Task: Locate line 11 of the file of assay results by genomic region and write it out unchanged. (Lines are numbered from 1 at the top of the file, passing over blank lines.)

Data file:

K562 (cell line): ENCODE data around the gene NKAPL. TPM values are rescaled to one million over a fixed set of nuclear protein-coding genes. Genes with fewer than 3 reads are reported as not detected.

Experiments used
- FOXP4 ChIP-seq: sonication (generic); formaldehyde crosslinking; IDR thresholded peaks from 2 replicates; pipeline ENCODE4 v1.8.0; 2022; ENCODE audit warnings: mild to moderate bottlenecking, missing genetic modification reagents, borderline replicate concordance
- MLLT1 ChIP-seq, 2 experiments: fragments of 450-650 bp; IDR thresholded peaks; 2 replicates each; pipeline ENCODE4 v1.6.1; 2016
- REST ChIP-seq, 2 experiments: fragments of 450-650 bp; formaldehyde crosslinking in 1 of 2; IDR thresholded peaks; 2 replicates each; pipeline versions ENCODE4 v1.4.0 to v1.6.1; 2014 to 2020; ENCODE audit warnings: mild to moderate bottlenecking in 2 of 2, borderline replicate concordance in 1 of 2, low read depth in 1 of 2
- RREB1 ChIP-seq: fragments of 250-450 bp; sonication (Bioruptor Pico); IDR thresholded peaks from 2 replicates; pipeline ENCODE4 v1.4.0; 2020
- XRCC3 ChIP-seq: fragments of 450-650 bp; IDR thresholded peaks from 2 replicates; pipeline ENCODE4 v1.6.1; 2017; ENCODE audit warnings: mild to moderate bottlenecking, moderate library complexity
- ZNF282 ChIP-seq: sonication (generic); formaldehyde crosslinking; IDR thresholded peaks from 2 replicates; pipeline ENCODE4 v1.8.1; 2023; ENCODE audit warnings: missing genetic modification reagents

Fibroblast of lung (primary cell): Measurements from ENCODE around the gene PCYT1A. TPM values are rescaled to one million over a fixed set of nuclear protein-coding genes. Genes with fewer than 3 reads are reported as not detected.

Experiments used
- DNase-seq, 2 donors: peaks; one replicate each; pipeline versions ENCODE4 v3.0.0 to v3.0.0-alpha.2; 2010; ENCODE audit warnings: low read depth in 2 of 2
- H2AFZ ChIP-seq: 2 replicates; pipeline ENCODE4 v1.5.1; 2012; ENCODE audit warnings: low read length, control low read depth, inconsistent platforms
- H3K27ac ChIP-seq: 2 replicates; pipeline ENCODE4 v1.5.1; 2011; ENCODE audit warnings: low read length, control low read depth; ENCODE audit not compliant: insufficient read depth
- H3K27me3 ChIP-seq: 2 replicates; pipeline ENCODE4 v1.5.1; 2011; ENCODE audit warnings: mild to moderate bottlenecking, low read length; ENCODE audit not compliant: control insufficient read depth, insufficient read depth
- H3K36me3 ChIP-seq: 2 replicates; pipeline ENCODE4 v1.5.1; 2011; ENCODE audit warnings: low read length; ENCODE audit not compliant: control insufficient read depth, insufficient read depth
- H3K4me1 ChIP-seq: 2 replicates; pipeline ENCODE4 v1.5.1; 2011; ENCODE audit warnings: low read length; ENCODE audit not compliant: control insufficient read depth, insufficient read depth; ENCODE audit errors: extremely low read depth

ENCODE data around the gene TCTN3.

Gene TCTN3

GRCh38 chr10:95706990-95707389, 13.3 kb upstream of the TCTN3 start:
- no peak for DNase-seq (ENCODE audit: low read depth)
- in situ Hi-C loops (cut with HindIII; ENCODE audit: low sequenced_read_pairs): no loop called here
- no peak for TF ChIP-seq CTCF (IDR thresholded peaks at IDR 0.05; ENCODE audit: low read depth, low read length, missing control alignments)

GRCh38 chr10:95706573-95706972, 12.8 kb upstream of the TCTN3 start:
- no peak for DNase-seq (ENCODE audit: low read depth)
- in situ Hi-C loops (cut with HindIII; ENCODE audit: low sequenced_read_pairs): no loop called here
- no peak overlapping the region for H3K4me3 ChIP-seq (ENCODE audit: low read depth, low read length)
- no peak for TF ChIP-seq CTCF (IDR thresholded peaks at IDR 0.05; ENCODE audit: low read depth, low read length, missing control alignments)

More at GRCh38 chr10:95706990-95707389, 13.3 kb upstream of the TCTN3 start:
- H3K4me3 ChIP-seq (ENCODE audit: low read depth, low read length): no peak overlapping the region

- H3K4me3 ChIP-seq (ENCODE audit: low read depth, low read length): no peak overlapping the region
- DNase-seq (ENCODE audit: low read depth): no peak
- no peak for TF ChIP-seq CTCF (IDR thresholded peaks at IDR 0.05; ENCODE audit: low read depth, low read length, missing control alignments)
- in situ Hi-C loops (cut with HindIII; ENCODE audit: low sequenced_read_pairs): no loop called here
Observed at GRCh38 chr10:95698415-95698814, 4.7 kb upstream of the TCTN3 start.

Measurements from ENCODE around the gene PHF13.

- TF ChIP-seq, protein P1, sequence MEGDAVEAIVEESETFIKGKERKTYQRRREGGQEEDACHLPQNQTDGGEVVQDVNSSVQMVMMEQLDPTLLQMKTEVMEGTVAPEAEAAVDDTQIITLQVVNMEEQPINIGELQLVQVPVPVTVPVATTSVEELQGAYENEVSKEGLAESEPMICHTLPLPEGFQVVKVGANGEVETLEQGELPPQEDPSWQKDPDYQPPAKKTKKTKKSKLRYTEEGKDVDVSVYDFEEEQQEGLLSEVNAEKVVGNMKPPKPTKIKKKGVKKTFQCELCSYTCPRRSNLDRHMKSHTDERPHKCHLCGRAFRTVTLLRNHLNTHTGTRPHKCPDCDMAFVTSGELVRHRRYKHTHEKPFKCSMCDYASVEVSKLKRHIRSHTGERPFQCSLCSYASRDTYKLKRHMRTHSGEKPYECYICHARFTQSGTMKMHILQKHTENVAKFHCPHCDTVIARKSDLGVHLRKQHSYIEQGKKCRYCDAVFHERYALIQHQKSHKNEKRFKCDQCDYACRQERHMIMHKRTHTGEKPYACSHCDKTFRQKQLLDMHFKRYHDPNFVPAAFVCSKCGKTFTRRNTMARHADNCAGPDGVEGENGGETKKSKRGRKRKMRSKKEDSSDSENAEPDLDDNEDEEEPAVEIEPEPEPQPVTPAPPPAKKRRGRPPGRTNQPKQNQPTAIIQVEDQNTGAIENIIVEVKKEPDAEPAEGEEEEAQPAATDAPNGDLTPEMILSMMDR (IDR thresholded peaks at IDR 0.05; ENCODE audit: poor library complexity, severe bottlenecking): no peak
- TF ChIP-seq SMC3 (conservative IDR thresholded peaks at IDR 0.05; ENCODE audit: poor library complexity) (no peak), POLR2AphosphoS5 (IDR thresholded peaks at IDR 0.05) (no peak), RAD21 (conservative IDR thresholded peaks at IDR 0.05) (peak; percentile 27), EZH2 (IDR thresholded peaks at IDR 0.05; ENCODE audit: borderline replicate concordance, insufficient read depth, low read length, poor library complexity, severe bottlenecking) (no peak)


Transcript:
- DNase-seq, 2 donors: peaks; one replicate each; pipeline versions ENCODE4 v3.0.0 to v3.0.0-alpha.2; 2010; ENCODE audit warnings: low read depth in 2 of 2